Culture: Rocking All over the World; Music Simon Harper Discovers Why the Internet Has Been Good to Tapes 'N Tapes
Byline: Simon Harper
Word of mouth has always been a great tool - nothing gives quite the same glow of satisfaction as recommending one of your favourite records, books or films to a friend, and for the artist in question that increase in units shifted can make a huge difference.
That effect has only been enhanced online, and the presence of MP3 blogs and MySpace has been instrumental in launching several guitar bands to almost instant success.
"It's just like real life, when you go to a music store and talk to your friends to find out what is new or really good. Or when you pick up a magazine and read the reviews to get a good idea of what a new record may sound like," says Jeremy Hanson, the drummer with Tapes 'n Tapes, one of the most notable recipients of the blog effect.
"Anyone can start a blog, but it is just about how many people agree with you. A music blog is by someone that listens to music and writes about it, and some of these people have more friends than others. These friends are made because they have the same taste or trust this person's taste. We got lucky and some people agreed with our music, wrote about it and they had some friends that liked it too."
While he might appear to be playing down the impact the internet has had on popularising his own band, it's clear that the quartet from Minneapolis have benefited greatly from it. Along with the likes of Arcade Fire, Clap Your Hands Say Yeah and Vampire Weekend, Tapes 'n Tapes first came to prominence after rave reviews at the South By Southwest festival in Austin, Texas, and the patronage of influential websites such as indie rock bible Pitchfork. The buzz surrounding their debut album, The Loon, was palpable but if anything its followup - Walk It Off, released last month on XL - is even better, more than justifying the online hype machine.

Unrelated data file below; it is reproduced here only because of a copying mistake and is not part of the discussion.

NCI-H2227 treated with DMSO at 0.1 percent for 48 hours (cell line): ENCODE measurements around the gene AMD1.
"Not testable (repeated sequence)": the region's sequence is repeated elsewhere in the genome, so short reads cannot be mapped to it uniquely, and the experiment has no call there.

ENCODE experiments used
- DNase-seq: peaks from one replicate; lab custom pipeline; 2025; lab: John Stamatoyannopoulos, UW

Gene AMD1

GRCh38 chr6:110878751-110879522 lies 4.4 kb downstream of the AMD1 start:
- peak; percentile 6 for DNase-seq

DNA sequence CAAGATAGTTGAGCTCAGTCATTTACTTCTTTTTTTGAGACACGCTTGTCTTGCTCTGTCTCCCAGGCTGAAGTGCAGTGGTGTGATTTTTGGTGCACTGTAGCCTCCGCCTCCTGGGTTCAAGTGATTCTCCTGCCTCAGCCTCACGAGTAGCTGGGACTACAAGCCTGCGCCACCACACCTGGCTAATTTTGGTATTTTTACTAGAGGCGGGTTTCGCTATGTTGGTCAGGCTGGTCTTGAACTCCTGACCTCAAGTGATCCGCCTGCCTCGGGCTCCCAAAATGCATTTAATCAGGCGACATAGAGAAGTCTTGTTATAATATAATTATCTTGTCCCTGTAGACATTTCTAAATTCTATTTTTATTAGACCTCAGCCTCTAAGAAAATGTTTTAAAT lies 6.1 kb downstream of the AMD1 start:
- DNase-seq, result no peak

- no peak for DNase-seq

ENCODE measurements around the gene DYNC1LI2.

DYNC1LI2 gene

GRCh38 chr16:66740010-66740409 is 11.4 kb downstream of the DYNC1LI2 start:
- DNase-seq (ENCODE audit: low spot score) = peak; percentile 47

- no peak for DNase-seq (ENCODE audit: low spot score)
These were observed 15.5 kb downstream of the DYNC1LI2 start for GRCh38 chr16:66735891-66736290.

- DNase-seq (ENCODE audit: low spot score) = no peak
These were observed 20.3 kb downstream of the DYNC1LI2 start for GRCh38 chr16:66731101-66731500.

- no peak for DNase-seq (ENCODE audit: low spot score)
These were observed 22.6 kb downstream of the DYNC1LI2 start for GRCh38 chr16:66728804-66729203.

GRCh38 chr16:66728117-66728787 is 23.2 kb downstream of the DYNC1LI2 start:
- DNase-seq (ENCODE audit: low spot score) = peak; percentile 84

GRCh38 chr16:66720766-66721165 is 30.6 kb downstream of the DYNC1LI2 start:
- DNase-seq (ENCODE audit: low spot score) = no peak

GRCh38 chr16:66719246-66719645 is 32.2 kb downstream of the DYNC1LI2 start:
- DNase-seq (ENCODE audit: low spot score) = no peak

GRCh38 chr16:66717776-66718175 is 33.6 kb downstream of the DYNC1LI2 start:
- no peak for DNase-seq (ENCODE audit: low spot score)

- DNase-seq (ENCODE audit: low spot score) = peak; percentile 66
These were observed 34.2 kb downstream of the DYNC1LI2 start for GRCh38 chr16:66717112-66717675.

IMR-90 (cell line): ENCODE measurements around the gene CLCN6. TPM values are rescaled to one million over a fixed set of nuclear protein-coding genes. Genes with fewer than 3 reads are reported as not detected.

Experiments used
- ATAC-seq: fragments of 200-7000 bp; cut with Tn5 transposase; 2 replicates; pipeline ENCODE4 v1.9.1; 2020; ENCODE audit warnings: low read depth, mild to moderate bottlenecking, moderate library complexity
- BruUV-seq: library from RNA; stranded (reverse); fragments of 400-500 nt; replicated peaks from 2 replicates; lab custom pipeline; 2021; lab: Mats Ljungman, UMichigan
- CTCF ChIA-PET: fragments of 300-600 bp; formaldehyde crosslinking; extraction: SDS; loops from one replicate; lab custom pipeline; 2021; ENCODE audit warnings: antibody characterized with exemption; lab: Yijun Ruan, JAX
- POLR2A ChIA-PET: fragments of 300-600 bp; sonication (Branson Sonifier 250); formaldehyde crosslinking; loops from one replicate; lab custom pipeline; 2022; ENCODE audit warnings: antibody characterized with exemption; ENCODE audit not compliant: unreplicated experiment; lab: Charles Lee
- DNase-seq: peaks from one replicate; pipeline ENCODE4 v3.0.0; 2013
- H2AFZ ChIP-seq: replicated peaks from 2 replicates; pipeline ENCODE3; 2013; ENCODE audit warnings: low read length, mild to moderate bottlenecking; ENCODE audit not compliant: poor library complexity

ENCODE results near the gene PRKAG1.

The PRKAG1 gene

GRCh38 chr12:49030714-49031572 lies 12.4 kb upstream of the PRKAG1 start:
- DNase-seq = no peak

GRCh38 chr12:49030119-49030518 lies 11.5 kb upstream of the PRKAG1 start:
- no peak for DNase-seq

"We set out to make another Tapes 'n Tapes record, captured in more of a live manner than that of The Loon. We have gotten better playing together as a band and that live sound needed to be recorded with truth and distributed to music listeners," reasons Jeremy.
Working with Dave Fridmann appears to have been an inspired choice for the four-piece. It's perhaps due to the acclaimed producer - best known for his work with cosmic explorers like Mercury Rev and Flaming Lips, as well as Scottish bands Mogwai and The Delgados - that their latest album sounds so accomplished, having seemingly focused their coruscating sound into a more coherent record.
"It was amazing working with Dave Fridmann. He is a genius. We came into the studio with the songs already written and played them for him together in one room... the same room that we then recorded those songs together in. He was able to make it sound like that, but better, louder, and crunchier, as if you were at a loud rock show. The Loon sounded like we recorded in a much smaller basement studio. …